Afire with Nature
Discovering southern Africa is an easy, yet extraordinary adventure, says DIANE SUSTENDAL, in the conclusion of her two-part article.
The Victoria Falls ... don't just look at it. Fly over it. Or dine and swim near it.
DIANE SUSTENDAL'S 10-day safari began in Johannesburg and then moved to Botswana. From there she flew in and out of three camps. It was then back to the Grand Victoria Falls Hotel, Zimbabwe, two days in Cape Town, South Africa, and then an overnight stay in Johannesburg. The next day, it was the flight back home. A description of the Eagle Island camp in Xaxaba, where she left off last time:
WHAT is astounding is that not a single nail is used in the construction of the camps, a testament to the "Gametrackers'" sensivity to ecology. Every building can be taken down and within two seasons nature will reclaim the land without a trace.
Each camp has a swimming pool for the guests (human) and watering holes for the others. There is a campfire area to sit around before breakfast on chilly mornings, as well. The gents seem to take great pleasure sitting there after dinner with Cuban cigars in one hand and a fine port or brandy in the other.
A central lodge serves as living room, dining room, first-rate bar and general meeting place. Besides comfortable seating conversation areas, there were lots of deck chairs to stretch out to watch sunset or the nocturnal movements of the animal kingdom. It is also stocked with books, maps, a series of telescopes and ledgers for guests to record distinctive markings of elephants, which are under great watch as overpopulation is an increasing problem. The closest thing to a television is a video that allows guests to review the film they may have shot that day! At Eagle Island, in Xaxaba, the wetlands areas are explored in a mokoro, a small pod shaped two-passenger boat, pushed by pole or paddle. One can spot a lilac-breasted roller, the national bird of Botswana, or, very rare sitatunga and red lechwe antelopes only found in the area.
In the low season, the waters are barely three-feet deep, so we found ourselves looking up at an elephant cooling off in the late afternoon sun. In winter, the waters rise to considerable heights.
Khwai Lodge, on the edge of Moremi Wildlife Reserve, is "Gametrackers'" centerpiece and for some, a destination to itself. It was certainly my favourite.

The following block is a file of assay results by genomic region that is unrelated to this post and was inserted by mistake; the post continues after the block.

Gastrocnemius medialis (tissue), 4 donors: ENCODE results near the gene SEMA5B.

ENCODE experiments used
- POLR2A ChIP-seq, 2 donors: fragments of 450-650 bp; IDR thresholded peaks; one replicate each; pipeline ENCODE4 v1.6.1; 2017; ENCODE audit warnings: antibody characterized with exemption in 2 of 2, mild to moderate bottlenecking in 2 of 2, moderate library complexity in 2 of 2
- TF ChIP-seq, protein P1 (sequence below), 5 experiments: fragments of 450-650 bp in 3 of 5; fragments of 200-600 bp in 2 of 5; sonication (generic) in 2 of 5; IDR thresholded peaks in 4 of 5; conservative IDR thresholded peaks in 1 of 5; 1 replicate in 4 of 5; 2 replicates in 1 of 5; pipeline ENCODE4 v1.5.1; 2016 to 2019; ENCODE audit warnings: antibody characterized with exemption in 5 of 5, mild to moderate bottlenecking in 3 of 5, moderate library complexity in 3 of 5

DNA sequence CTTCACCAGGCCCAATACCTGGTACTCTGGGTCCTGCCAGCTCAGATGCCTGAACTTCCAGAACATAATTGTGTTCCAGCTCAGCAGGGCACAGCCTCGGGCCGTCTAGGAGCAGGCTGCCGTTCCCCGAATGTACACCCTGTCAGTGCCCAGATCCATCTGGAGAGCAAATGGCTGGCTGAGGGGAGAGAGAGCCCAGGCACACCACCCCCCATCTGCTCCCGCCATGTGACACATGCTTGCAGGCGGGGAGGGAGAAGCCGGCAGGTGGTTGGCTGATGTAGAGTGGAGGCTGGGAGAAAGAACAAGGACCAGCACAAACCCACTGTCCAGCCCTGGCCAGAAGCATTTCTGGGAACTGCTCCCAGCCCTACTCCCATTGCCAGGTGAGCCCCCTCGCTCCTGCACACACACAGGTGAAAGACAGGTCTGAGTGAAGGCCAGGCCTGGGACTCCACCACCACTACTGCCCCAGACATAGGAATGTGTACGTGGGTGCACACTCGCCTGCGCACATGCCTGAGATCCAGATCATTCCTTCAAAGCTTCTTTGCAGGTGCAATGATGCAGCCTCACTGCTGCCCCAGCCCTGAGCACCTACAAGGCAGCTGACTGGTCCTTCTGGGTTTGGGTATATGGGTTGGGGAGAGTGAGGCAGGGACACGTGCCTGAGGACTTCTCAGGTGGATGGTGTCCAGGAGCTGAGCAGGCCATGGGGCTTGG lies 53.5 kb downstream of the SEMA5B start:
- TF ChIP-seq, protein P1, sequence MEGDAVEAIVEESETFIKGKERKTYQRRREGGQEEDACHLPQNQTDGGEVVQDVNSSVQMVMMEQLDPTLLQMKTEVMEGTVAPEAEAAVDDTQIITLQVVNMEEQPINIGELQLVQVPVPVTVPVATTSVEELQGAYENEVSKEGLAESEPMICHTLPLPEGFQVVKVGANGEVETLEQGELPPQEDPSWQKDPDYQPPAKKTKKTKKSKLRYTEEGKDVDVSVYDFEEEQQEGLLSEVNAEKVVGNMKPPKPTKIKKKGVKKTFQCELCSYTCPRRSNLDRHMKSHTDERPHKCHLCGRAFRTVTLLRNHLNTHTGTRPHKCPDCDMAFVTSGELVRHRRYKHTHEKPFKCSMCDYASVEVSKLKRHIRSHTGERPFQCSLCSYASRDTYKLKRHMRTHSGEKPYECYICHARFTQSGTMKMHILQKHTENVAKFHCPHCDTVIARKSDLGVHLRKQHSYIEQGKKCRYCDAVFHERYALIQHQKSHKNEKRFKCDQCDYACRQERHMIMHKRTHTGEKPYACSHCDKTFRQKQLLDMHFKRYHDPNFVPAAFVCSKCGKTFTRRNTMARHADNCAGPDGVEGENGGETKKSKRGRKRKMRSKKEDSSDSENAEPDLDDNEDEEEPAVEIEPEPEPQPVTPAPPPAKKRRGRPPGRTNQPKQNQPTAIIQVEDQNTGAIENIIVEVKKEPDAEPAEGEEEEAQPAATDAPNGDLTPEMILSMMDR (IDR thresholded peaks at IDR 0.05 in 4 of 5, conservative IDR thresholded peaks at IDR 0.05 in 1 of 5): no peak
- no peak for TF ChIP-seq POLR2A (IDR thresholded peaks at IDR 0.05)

Because the lodge is not in a reserve, game drives can begin before dawn and end late at night when lions, leopards and cheetahs are on the move.
During the day, most game take to the water or settle in the shade of bush where little disturbs them. We pulled up within 10-feet of three lionesses and their cubs most blissfully napping.
It was there we had our heart-stopping encounter with the Cape Buffalo.
I must admit, it may be the first time I was truly grateful to bore an animal since my childhood. That happened at eight years old when a deadly snake slid across my bare foot and kept moving as if I were a log rather than a person. To this day, my mother swears she's never seen me so still either before or after ... She wasn't in Africa.
Much of Chobe National Park, where the Savute Elephant Camp is located, is semi-arid wilderness. In April, at winter's end, its gray, dusty, bleak landscape looks like the backside of the moon. Then suddenly the sky turns black, blue, pink and purple. Lightning strikes and hail-sized raindrops begin to pelt.
Then as quickly as it has begun, it is over, leaving watering holes filled for the enormous herds of elephant that move from one to another; crashing tree limbs, fences, and just about anything in their way. With their poor eyesight and keen sense of smell, they can get dangerously close.
The sounds of Africa amaze: A lion's roar thrillingly shatters a good night's sleep. The hundreds of migrating zebra make the earth thunder.
The harmonious clacking of antlers usually indicate antelope sparring for attention or at play. Elephants trumpeting can be heard for miles but it's usually nothing to worry about. The hyena's laugh is, well, not funny. Even the ostrich squawk as they make their way across the sandvelt to open marshlands and savannahs dotted with acacia, baobab trees and wild sage bushes.
It is, as one of our guides, Mighty, pointed out, the one's you don't hear that can be trouble: the leopard moving silently in the night, the snake slithering in the tall grasses, the seemingly sleeping crocodiles.
Mighty was mighty smart.
One night, I was awakened by the sound of grass being torn up and grunting just outside my tent. Remembering what Mighty had said, I got up and went to the window to see what was going on. Not three metres from my tent's edge was a huge hippo. Being the brave sort, I jumped back into bed and pulled the covers over my head clutching a small silk pouch, a constant companion in which contains a little silver Ganesh, a rosary from Goa, prayer beads dipped in the Ganga, and a smiling Buddha. I have a dear friend from Rajasthan who, knowing I went to a convent school, shakes his head and always asks if these things make me think "I'm covered." The answer is, "Yes." When a hippo which could swallow half of me in one bite is that close, or, a lioness is looking benign but you know the danger, or, you're just trying to get across the street in Bombay in one piece, or there is turbulence on a plane, or someone is sick, we need all the help we/I can get.